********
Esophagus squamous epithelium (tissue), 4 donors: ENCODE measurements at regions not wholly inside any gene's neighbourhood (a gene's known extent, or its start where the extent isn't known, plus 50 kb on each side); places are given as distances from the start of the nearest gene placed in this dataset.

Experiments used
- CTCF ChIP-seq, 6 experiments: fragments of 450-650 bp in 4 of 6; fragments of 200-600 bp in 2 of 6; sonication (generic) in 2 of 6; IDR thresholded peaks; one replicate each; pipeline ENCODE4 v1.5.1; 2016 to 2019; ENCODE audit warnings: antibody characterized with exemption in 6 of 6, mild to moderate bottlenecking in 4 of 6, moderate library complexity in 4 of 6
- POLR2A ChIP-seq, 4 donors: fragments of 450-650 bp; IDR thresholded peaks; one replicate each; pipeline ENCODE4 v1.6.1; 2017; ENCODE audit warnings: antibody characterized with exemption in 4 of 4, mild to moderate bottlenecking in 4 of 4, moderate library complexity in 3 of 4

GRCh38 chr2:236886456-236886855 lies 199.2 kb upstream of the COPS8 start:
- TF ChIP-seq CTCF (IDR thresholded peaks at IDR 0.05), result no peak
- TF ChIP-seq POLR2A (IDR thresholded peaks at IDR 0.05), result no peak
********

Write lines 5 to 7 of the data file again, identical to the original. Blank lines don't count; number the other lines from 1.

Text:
GRCh38 chr2:236886456-236886855 lies 199.2 kb upstream of the COPS8 start:
- TF ChIP-seq CTCF (IDR thresholded peaks at IDR 0.05), result no peak
- TF ChIP-seq POLR2A (IDR thresholded peaks at IDR 0.05), result no peak